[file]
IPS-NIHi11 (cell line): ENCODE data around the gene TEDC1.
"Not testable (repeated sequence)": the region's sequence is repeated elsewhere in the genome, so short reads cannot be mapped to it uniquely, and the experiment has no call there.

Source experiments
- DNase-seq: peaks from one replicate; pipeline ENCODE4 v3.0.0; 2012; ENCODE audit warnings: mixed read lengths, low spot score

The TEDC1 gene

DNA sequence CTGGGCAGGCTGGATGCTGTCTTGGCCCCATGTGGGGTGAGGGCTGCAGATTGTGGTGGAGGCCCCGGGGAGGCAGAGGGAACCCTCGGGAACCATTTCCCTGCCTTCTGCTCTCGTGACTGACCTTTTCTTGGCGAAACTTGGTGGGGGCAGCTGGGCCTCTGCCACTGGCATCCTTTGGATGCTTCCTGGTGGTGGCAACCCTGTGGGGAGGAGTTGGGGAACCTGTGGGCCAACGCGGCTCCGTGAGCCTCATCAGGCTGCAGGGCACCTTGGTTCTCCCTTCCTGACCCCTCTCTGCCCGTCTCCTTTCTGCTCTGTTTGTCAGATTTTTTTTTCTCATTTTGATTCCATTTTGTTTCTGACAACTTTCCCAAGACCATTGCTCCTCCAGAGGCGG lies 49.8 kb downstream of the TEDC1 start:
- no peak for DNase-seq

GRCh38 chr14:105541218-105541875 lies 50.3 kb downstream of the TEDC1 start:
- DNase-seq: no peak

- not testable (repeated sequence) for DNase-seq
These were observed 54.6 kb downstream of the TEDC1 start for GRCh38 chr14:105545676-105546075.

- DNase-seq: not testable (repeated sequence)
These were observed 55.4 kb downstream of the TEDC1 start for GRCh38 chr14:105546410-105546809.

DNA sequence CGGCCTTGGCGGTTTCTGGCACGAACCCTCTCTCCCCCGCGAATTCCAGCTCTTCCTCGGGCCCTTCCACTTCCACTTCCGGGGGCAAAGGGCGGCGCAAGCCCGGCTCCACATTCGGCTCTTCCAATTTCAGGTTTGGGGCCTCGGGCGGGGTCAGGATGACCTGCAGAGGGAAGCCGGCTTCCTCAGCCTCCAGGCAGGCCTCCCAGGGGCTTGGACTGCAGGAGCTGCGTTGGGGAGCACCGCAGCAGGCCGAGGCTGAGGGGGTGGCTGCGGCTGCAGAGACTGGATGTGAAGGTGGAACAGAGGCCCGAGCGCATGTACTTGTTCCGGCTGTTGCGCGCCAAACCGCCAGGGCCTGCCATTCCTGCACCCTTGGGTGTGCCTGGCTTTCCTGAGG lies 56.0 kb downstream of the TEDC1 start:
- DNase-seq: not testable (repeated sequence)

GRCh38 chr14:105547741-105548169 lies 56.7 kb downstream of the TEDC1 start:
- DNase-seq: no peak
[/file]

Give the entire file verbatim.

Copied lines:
IPS-NIHi11 (cell line): ENCODE data around the gene TEDC1.
"Not testable (repeated sequence)": the region's sequence is repeated elsewhere in the genome, so short reads cannot be mapped to it uniquely, and the experiment has no call there.

Source experiments
- DNase-seq: peaks from one replicate; pipeline ENCODE4 v3.0.0; 2012; ENCODE audit warnings: mixed read lengths, low spot score

The TEDC1 gene

DNA sequence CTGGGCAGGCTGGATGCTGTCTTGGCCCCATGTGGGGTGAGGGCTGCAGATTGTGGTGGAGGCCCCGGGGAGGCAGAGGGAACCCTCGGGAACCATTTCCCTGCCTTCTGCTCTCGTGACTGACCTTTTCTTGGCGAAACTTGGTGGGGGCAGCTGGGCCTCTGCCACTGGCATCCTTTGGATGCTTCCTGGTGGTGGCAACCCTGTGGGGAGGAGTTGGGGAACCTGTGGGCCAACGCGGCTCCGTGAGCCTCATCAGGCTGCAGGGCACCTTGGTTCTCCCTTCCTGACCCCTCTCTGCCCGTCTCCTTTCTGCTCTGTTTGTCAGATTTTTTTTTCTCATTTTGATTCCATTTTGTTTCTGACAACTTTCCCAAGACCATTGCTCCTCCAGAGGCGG lies 49.8 kb downstream of the TEDC1 start:
- no peak for DNase-seq

GRCh38 chr14:105541218-105541875 lies 50.3 kb downstream of the TEDC1 start:
- DNase-seq: no peak

- not testable (repeated sequence) for DNase-seq
These were observed 54.6 kb downstream of the TEDC1 start for GRCh38 chr14:105545676-105546075.

- DNase-seq: not testable (repeated sequence)
These were observed 55.4 kb downstream of the TEDC1 start for GRCh38 chr14:105546410-105546809.

DNA sequence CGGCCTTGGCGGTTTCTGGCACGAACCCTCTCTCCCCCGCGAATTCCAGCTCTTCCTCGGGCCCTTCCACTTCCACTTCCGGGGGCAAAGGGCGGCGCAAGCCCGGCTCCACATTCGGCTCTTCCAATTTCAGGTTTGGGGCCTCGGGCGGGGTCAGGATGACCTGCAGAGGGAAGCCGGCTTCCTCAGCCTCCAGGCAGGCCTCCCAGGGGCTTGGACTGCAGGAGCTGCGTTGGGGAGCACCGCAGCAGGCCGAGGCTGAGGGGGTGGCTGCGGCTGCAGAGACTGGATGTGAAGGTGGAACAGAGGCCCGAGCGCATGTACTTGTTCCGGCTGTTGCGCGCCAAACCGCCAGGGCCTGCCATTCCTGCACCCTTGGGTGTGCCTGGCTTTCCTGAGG lies 56.0 kb downstream of the TEDC1 start:
- DNase-seq: not testable (repeated sequence)

GRCh38 chr14:105547741-105548169 lies 56.7 kb downstream of the TEDC1 start:
- DNase-seq: no peak